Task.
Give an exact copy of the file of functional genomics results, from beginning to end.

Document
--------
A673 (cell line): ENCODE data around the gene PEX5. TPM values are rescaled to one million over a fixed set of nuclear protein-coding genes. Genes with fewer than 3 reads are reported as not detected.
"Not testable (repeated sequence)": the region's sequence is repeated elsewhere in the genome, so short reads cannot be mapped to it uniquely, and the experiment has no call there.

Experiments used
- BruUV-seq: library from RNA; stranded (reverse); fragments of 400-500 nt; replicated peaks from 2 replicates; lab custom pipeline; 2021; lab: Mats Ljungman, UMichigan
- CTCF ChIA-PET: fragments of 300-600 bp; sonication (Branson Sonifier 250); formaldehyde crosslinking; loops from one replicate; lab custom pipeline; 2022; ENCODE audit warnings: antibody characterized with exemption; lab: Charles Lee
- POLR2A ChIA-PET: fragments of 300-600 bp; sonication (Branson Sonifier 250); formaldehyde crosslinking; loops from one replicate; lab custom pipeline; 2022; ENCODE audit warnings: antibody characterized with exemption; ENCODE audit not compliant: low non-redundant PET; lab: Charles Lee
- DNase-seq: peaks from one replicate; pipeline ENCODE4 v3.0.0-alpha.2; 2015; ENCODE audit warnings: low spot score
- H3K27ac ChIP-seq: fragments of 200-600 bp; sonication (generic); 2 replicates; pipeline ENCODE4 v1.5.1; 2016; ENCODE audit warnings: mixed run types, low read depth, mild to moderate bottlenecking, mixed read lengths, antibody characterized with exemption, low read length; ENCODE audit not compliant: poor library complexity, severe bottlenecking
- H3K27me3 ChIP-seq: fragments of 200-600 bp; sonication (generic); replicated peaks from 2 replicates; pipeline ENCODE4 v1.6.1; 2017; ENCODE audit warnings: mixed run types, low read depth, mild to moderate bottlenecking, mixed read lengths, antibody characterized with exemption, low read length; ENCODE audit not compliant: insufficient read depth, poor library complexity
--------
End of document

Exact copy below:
A673 (cell line): ENCODE data around the gene PEX5. TPM values are rescaled to one million over a fixed set of nuclear protein-coding genes. Genes with fewer than 3 reads are reported as not detected.
"Not testable (repeated sequence)": the region's sequence is repeated elsewhere in the genome, so short reads cannot be mapped to it uniquely, and the experiment has no call there.

Experiments used
- BruUV-seq: library from RNA; stranded (reverse); fragments of 400-500 nt; replicated peaks from 2 replicates; lab custom pipeline; 2021; lab: Mats Ljungman, UMichigan
- CTCF ChIA-PET: fragments of 300-600 bp; sonication (Branson Sonifier 250); formaldehyde crosslinking; loops from one replicate; lab custom pipeline; 2022; ENCODE audit warnings: antibody characterized with exemption; lab: Charles Lee
- POLR2A ChIA-PET: fragments of 300-600 bp; sonication (Branson Sonifier 250); formaldehyde crosslinking; loops from one replicate; lab custom pipeline; 2022; ENCODE audit warnings: antibody characterized with exemption; ENCODE audit not compliant: low non-redundant PET; lab: Charles Lee
- DNase-seq: peaks from one replicate; pipeline ENCODE4 v3.0.0-alpha.2; 2015; ENCODE audit warnings: low spot score
- H3K27ac ChIP-seq: fragments of 200-600 bp; sonication (generic); 2 replicates; pipeline ENCODE4 v1.5.1; 2016; ENCODE audit warnings: mixed run types, low read depth, mild to moderate bottlenecking, mixed read lengths, antibody characterized with exemption, low read length; ENCODE audit not compliant: poor library complexity, severe bottlenecking
- H3K27me3 ChIP-seq: fragments of 200-600 bp; sonication (generic); replicated peaks from 2 replicates; pipeline ENCODE4 v1.6.1; 2017; ENCODE audit warnings: mixed run types, low read depth, mild to moderate bottlenecking, mixed read lengths, antibody characterized with exemption, low read length; ENCODE audit not compliant: insufficient read depth, poor library complexity